Only reasons I can think of off the top of my head are:

    - The allure of being ranked a top prospect and being selected higher than your peers.
    - The money

    Thanks in advance.
    The short answer is yes, rules are in place. I don't have the specifics right now, but I can try and find them.

  3. #3
    Join Date
    Jan 2008
    Posts
    7,198
    vCash
    1500
    55. Are there restrictions based on a player's age?

    There are rules regarding the minimum age for draft eligibility. A player can't play in the NBA unless he's been eligible for at least one draft (he doesn't have to actually be drafted, he just has to have been eligible). A player who is eligible for a draft must be at least 19 during the calendar year of that draft, and if a U.S. player, at least one year removed from high school. In addition, at least one of the following must be true:
    •The player has graduated from a U.S. four-year college or university prior to or during the calendar year of the draft, and has no remaining NCAA eligibility.
    •The player is attending or has previously attended a U.S. four-year college or university, his original class has graduated prior to or during the calendar year of the draft, and has no remaining NCAA eligibility.
    •The player attended high school in the U.S., did not attend college, and four years have elapsed since he graduated (or his class graduated, if he did not graduate).
    •The player has played as a professional outside the NBA prior to January 1 of the draft year.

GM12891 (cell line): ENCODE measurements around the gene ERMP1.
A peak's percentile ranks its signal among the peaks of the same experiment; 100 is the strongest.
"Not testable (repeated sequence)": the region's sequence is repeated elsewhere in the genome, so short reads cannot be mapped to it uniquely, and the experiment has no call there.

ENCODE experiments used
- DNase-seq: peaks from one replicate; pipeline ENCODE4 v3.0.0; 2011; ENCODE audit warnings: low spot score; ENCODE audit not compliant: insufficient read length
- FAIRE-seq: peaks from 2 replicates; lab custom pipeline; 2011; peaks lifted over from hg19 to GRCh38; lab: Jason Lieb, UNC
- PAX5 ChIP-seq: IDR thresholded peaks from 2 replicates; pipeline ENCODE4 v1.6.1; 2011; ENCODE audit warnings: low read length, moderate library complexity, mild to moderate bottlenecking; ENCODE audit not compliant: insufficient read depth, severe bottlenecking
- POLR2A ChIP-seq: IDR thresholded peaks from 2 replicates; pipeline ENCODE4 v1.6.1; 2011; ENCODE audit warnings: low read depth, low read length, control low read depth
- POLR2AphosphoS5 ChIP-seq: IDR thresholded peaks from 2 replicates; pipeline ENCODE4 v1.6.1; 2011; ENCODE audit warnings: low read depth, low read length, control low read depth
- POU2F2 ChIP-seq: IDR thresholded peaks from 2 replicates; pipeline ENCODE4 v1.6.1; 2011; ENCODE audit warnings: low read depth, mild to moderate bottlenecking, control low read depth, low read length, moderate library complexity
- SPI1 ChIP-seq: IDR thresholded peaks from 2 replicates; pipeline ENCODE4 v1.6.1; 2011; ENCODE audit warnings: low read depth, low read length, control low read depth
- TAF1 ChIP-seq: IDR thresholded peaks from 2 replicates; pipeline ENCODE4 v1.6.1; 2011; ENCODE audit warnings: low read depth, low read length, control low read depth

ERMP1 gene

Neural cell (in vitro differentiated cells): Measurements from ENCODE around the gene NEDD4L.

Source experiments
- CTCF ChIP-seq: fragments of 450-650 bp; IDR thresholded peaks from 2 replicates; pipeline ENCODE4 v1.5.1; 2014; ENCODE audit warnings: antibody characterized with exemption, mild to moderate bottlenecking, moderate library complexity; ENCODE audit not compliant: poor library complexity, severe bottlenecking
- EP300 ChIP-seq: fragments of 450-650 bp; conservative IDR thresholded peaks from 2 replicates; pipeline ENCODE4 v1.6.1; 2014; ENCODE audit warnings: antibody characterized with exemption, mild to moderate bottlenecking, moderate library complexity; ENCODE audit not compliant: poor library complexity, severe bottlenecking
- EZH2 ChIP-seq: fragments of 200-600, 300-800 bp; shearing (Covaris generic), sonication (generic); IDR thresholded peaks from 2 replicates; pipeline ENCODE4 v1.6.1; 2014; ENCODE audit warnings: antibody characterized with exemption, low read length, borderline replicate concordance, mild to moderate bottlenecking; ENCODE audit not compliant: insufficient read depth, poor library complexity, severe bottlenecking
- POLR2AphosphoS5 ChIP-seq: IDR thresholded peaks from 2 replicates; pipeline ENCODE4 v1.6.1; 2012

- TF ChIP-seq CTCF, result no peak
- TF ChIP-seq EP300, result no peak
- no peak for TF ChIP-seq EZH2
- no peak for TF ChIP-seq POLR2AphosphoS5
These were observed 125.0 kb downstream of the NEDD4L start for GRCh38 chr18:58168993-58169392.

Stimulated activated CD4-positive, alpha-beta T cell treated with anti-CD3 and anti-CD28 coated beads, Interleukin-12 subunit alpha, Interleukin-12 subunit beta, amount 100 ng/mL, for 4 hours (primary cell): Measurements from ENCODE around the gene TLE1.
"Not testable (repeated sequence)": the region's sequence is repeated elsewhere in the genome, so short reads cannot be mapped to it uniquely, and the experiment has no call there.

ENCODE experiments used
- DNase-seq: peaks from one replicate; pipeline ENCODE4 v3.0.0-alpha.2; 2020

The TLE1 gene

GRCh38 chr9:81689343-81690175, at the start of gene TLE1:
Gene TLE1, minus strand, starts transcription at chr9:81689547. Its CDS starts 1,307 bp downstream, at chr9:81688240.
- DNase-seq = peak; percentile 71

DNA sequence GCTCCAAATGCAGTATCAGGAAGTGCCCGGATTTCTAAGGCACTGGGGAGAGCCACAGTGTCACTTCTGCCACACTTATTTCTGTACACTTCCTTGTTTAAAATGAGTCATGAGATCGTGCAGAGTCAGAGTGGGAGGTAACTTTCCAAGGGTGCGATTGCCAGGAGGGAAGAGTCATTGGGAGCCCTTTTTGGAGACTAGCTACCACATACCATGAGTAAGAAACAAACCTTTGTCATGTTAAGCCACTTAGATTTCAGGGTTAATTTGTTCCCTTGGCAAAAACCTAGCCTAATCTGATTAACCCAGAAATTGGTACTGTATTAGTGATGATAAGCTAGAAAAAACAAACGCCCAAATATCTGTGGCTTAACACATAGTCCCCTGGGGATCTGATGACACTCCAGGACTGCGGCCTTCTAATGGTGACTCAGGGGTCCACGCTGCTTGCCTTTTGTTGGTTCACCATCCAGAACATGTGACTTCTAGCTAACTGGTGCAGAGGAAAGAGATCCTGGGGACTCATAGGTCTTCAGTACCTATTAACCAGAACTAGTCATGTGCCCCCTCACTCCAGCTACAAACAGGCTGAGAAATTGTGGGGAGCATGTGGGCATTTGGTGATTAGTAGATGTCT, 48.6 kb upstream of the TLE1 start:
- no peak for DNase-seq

•The player has declared himself an "Early Entry" player.
    •The player is an international player (see question number 74) for whom at least one of the following is true: ◦Is 22 during the calendar year of the draft (an international player who is older than 22 and was not drafted in the year of his 22nd birthday is a free agent)
    ◦Has played as a professional in the U.S. but outside the NBA
    ◦Has declared himself an "Early Entry" player.


    The league and players association decided to table the discussion of raising the age for draft eligibility in order to facilitate a settlement of the 2011 lockout and start the 2011-12 season on December 25, 2011. The sides will form a joint committee to review and implement new rules regarding the age of eligibility. The rules from the 2005 CBA have been left in place until this committee has made its determinations (only the timing of contracts for players playing professionally outside the U.S. was changed in the meantime).

    There are also rules which prevent teams from padding extra years onto contracts for older players. The "Over-36" rule is described in question number 56.
    http://www.cbafaq.com/salarycap.htm#Q48

Posting Permissions

  • You may not post new threads
  • You may not post replies
  • You may not post attachments
  • You may not edit your posts
  •